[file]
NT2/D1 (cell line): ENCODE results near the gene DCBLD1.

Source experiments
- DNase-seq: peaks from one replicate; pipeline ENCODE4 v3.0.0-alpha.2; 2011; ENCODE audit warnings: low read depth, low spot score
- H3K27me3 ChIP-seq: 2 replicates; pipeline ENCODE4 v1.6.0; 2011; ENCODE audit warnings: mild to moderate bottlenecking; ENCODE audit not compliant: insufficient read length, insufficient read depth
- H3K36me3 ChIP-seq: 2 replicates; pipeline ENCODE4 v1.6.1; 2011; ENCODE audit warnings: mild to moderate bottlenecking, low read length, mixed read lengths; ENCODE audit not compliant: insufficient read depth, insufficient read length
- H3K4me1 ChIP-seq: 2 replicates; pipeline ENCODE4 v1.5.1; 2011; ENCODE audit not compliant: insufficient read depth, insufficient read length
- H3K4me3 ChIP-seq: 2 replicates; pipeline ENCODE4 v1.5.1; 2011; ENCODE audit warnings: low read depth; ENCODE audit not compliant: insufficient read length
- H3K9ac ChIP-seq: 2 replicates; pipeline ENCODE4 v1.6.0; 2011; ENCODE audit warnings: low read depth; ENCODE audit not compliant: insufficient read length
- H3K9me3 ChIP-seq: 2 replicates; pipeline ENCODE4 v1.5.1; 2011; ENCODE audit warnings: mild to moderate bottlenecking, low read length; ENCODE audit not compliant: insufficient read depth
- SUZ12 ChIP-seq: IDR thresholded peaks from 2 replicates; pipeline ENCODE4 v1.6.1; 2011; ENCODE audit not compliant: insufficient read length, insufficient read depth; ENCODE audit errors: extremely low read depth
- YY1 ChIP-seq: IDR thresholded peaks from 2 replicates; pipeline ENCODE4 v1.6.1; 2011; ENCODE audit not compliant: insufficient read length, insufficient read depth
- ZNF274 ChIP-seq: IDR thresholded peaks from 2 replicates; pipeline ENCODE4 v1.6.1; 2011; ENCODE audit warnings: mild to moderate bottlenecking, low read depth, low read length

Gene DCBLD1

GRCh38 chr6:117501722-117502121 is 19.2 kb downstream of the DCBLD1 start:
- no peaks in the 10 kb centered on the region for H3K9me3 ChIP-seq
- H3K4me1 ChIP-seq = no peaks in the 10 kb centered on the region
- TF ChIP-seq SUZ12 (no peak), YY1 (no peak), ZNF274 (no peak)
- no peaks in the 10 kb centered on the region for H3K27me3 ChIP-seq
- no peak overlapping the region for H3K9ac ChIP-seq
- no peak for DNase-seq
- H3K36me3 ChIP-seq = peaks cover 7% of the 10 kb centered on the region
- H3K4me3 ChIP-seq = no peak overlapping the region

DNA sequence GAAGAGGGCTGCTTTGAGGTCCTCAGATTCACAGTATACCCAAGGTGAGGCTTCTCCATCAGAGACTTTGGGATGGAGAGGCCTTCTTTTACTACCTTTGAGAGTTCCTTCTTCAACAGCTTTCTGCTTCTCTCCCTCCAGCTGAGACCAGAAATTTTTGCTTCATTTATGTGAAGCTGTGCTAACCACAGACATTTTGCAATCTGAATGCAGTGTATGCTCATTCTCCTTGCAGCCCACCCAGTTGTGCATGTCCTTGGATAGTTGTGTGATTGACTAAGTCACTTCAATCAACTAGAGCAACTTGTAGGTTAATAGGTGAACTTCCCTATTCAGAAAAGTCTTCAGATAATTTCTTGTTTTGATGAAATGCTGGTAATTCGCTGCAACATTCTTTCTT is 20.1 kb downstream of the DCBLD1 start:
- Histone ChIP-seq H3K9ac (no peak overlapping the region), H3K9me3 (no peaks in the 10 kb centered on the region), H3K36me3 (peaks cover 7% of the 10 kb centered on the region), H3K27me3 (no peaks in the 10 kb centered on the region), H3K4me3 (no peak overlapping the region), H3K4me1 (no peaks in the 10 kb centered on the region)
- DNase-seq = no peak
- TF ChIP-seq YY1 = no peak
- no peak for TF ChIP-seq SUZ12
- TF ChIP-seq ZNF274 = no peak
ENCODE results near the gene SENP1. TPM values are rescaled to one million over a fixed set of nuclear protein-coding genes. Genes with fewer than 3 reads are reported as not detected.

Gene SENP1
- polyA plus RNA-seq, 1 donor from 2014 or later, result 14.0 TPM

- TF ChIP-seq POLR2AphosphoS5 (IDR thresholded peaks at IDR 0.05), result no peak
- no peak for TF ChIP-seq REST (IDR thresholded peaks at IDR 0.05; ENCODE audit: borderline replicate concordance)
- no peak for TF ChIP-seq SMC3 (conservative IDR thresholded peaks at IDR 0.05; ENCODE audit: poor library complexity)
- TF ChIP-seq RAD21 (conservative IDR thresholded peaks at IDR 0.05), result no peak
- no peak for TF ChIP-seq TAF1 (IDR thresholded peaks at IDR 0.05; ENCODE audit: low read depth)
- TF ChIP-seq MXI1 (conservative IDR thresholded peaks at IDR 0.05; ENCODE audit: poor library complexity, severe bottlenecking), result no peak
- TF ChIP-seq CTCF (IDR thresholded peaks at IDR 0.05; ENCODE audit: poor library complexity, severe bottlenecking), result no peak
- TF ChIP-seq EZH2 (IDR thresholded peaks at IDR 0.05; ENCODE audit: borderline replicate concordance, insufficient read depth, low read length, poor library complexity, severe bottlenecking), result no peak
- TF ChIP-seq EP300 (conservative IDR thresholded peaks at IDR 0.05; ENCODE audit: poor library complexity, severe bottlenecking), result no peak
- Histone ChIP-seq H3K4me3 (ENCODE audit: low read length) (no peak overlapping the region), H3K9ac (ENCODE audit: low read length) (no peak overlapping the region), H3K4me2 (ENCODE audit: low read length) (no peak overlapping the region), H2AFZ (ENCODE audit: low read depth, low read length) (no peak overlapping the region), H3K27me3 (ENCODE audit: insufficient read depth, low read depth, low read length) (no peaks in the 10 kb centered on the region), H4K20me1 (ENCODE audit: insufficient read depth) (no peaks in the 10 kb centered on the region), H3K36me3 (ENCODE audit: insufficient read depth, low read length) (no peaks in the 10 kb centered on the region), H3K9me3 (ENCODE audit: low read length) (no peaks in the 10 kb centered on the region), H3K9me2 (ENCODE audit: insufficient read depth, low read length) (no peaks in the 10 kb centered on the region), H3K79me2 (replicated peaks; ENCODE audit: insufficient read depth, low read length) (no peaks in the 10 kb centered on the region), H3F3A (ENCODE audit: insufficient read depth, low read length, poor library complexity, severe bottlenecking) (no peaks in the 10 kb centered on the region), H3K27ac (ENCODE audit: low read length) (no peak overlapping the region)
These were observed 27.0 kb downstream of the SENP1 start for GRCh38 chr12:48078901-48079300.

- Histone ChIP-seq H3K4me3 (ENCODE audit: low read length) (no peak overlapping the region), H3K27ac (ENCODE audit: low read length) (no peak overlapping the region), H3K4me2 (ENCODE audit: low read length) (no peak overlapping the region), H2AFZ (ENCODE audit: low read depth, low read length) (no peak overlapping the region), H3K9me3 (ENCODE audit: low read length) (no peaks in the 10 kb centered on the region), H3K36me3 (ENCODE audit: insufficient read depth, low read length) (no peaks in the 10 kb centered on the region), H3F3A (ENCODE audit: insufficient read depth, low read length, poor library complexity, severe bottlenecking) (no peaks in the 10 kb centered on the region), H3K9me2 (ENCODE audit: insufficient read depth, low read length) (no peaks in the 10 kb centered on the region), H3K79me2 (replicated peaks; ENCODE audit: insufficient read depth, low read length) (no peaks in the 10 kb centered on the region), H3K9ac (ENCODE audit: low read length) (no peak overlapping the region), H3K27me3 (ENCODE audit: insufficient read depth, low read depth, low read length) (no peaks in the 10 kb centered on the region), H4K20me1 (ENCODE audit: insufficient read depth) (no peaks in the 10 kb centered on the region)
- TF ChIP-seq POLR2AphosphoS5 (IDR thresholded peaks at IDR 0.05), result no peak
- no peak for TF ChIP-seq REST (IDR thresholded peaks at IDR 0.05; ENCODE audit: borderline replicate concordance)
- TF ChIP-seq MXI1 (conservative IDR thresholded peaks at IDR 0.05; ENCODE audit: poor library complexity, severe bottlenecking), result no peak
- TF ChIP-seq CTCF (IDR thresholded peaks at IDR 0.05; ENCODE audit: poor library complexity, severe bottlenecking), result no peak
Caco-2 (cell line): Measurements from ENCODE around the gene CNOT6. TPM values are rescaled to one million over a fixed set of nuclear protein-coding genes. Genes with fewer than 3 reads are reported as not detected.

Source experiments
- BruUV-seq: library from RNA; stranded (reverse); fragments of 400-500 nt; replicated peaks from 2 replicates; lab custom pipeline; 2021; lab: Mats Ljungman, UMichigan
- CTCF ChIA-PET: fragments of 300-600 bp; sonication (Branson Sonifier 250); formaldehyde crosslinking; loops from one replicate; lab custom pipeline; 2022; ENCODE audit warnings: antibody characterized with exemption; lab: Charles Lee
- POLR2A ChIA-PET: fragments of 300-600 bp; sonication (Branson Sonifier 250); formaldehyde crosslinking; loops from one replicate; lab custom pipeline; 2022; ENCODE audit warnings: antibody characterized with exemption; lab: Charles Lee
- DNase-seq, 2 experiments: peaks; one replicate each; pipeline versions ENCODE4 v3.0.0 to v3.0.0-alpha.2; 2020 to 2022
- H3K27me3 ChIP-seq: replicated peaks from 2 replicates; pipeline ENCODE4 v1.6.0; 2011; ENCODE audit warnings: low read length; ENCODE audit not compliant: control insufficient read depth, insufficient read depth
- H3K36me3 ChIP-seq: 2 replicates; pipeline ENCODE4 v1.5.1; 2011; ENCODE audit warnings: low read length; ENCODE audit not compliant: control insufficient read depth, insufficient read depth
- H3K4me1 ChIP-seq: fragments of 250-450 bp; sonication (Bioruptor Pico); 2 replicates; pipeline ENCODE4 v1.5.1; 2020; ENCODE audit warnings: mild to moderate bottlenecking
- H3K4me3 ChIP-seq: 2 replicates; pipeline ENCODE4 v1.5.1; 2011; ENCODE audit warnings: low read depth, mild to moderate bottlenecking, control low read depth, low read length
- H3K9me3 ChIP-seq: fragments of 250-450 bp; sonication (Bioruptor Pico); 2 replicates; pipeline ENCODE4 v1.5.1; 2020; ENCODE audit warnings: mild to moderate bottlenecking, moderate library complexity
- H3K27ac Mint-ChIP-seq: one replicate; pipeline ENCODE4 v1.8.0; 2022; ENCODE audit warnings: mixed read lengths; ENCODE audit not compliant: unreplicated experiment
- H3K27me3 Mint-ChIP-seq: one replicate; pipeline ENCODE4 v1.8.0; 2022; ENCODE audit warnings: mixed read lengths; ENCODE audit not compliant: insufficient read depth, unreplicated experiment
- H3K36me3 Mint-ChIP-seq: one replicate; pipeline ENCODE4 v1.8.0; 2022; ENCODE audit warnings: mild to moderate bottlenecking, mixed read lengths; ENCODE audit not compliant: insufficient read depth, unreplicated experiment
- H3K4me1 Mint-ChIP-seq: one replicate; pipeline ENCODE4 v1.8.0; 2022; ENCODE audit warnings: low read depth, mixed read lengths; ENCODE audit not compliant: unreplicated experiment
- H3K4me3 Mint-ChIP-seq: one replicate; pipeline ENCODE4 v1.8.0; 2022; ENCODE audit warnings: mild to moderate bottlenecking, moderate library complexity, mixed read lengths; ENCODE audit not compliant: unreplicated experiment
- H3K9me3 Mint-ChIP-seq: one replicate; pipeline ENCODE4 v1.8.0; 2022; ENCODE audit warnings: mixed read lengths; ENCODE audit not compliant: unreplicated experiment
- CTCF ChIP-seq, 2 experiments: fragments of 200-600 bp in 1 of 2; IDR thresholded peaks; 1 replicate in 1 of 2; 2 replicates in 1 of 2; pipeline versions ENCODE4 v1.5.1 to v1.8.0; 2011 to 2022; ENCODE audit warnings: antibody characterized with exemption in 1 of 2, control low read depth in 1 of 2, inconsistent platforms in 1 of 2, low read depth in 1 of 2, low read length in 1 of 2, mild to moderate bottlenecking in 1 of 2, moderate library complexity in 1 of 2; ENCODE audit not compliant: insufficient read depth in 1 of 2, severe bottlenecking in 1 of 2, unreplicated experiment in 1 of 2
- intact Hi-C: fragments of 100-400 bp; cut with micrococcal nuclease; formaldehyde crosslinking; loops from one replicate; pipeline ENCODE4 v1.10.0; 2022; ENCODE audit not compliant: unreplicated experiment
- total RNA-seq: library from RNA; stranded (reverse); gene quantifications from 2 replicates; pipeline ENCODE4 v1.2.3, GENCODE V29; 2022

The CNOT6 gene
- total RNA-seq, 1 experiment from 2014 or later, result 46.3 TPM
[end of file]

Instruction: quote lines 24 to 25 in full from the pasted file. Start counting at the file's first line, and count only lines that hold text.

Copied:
- Histone ChIP-seq H3K9ac (no peak overlapping the region), H3K9me3 (no peaks in the 10 kb centered on the region), H3K36me3 (peaks cover 7% of the 10 kb centered on the region), H3K27me3 (no peaks in the 10 kb centered on the region), H3K4me3 (no peak overlapping the region), H3K4me1 (no peaks in the 10 kb centered on the region)
- DNase-seq = no peak